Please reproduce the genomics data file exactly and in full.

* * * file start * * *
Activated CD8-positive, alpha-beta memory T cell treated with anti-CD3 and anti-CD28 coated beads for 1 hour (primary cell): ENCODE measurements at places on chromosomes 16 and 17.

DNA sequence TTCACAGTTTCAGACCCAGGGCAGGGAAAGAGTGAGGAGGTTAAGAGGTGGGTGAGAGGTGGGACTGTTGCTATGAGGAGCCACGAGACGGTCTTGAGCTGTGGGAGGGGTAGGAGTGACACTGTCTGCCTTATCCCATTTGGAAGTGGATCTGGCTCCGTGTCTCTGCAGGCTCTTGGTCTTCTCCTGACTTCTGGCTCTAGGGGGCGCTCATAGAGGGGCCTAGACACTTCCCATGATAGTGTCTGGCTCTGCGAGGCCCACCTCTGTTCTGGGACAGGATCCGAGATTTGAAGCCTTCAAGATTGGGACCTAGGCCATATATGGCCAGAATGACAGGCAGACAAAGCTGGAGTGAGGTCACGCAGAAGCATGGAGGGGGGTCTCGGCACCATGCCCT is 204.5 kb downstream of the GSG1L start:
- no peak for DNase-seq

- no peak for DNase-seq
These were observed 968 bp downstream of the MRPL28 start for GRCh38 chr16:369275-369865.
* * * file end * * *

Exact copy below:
Activated CD8-positive, alpha-beta memory T cell treated with anti-CD3 and anti-CD28 coated beads for 1 hour (primary cell): ENCODE measurements at places on chromosomes 16 and 17.

DNA sequence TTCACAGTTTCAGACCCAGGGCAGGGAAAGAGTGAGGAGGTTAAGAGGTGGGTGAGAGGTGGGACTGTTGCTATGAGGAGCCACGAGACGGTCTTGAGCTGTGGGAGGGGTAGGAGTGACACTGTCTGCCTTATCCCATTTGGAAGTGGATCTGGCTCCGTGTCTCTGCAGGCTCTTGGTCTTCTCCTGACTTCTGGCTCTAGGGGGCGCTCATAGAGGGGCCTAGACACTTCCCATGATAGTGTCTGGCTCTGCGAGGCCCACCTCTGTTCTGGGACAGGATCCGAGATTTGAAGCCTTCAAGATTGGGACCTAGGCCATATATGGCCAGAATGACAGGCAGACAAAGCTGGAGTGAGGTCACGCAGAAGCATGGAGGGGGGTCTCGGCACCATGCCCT is 204.5 kb downstream of the GSG1L start:
- no peak for DNase-seq

- no peak for DNase-seq
These were observed 968 bp downstream of the MRPL28 start for GRCh38 chr16:369275-369865.